Getting ready for the new arrival

LIFE CHANGING: When there's a baby on the way being prepared can be a great way to reduce some of the stress. Picture: Shutterstock
LIFE CHANGING: When there's a baby on the way being prepared can be a great way to reduce some of the stress. Picture: Shutterstock

So you're having a baby. Congratulations!

You are about to embark on one of life's most satisfying - and nerve-wracking - adventures.

The arrival of that little bundle in your home will change your life in ways you can't even imagine.

And one of the keys to survival is preparation.

According to the Australian Parenting website (raisingchildren.net.au), getting your home ready can be a good way to help you, your partner and your other children prepare for your new baby's arrival.

Here are some handy ideas to get you started.

If you haven't the time or space to organise the nursery before the baby arrives, they will be just fine in a cot in the corner of your bedroom.

In fact, according to the experts, you can reduce the risk of sudden infant death by letting your baby sleep in the same room as you for the first six to 12 months.

A change table is often on the shopping list, but you don't always need one; in fact, it's safer to change baby using a mat on the floor.

If you are changing baby on a bed or change table, keep your hands on them at all times so they can't roll off.

As far as bathing is concerned, once again you don't need a special bath.

You can bathe a newborn in the kitchen sink or laundry tub, so long as it's safe and clean.

When it comes to feeding, it's a matter of choosing somewhere where you can relax and hold your baby comfortably.

Essential equipment includes:

  • An approved rear-facing child car seat that meets Australian/New Zealand Standard AS/NZS 1754. It's a good idea to have the restraint professionally fitted before your baby's arrival.
  • An Australian Standards-approved cot with a firm, well-fitting mattress and sheets. The standard for cots is AS/NZS 2172. Going straight to a full-size cot from the start can be a cost-effective option.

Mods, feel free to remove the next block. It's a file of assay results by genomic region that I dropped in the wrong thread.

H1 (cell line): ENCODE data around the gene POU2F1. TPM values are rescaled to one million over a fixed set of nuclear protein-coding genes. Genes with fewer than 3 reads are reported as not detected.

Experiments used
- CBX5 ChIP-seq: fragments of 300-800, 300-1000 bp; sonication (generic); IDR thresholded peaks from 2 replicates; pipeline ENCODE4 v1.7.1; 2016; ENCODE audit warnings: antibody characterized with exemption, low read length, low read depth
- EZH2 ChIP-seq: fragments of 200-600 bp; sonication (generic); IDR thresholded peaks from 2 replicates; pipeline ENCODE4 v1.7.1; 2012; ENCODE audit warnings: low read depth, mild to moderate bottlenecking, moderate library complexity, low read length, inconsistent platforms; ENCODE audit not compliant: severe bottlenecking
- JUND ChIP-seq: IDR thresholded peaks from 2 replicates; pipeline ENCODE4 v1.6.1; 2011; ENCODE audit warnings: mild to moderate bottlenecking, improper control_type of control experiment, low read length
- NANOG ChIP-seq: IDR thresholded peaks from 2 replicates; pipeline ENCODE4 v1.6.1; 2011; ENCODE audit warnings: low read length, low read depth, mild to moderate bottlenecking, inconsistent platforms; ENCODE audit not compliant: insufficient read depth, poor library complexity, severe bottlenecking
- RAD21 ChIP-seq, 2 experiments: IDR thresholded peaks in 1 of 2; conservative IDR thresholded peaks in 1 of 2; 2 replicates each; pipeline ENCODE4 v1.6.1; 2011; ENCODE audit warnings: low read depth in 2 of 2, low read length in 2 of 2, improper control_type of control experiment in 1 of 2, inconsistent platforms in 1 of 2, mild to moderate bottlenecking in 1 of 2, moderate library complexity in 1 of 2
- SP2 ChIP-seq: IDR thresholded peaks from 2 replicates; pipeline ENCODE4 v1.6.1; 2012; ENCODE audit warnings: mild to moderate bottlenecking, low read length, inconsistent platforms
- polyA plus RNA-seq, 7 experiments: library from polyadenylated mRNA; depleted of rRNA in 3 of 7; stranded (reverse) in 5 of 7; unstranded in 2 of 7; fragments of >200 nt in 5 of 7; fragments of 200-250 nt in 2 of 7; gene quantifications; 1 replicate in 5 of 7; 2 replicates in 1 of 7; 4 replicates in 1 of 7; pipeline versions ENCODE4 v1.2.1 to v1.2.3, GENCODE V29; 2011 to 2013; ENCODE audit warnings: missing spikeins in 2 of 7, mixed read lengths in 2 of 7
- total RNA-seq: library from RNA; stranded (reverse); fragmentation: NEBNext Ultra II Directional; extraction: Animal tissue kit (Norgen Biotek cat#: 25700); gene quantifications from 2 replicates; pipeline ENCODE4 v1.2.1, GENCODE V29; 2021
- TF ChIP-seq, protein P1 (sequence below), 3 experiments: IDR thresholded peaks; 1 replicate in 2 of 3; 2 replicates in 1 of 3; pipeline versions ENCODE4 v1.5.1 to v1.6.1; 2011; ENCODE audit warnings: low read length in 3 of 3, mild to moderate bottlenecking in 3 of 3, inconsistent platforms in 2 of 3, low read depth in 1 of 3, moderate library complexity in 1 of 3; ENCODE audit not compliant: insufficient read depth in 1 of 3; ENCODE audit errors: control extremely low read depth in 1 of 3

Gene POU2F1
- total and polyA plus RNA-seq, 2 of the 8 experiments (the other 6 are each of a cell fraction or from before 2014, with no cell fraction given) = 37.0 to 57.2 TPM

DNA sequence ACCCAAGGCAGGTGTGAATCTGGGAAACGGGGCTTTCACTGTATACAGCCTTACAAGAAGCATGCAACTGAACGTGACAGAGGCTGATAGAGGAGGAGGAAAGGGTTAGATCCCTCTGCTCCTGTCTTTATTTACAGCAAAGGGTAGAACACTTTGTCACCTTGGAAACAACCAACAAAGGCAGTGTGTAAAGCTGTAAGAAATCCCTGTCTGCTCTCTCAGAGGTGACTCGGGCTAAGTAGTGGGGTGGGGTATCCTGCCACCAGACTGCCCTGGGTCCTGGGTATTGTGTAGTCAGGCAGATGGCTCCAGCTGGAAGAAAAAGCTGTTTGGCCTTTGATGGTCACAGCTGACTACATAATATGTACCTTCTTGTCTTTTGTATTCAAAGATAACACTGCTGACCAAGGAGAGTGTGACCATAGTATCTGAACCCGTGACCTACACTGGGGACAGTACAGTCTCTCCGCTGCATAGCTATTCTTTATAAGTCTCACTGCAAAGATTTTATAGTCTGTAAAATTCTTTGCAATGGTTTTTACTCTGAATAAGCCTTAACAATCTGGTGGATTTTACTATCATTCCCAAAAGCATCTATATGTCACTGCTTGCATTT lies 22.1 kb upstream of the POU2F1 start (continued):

• Even if you plan to use reusable nappies, it's a good idea to have a few disposables on hand just in case.
  • If you're bottle-feeding, you'll need bottles, teats and bottle-washing items, and if you're breastfeeding, you might want to think about a breast pump if you plan to express milk.

Simple ways to save money

When planning for a baby, you can save money by buying or accepting second-hand or pre-loved toys, clothes, and furniture like dressers.

You can find these items in many places, including websites like eBay, Gumtree or Facebook Marketplace; trading papers; parents' groups; community advertisements and garage sales; local markets; and second-hand shops.

Other ways to save include buying only what you really need. Some new baby products are based on gimmicks. It's a good idea to talk to other parents about what they've found useful.

You can look out for sales and special offers on items like nappies and wipes and stock up when they're cheap (taking care to check use-by dates).

Many public libraries lend toys and books, but borrowed toys should still comply with Australian Standards.

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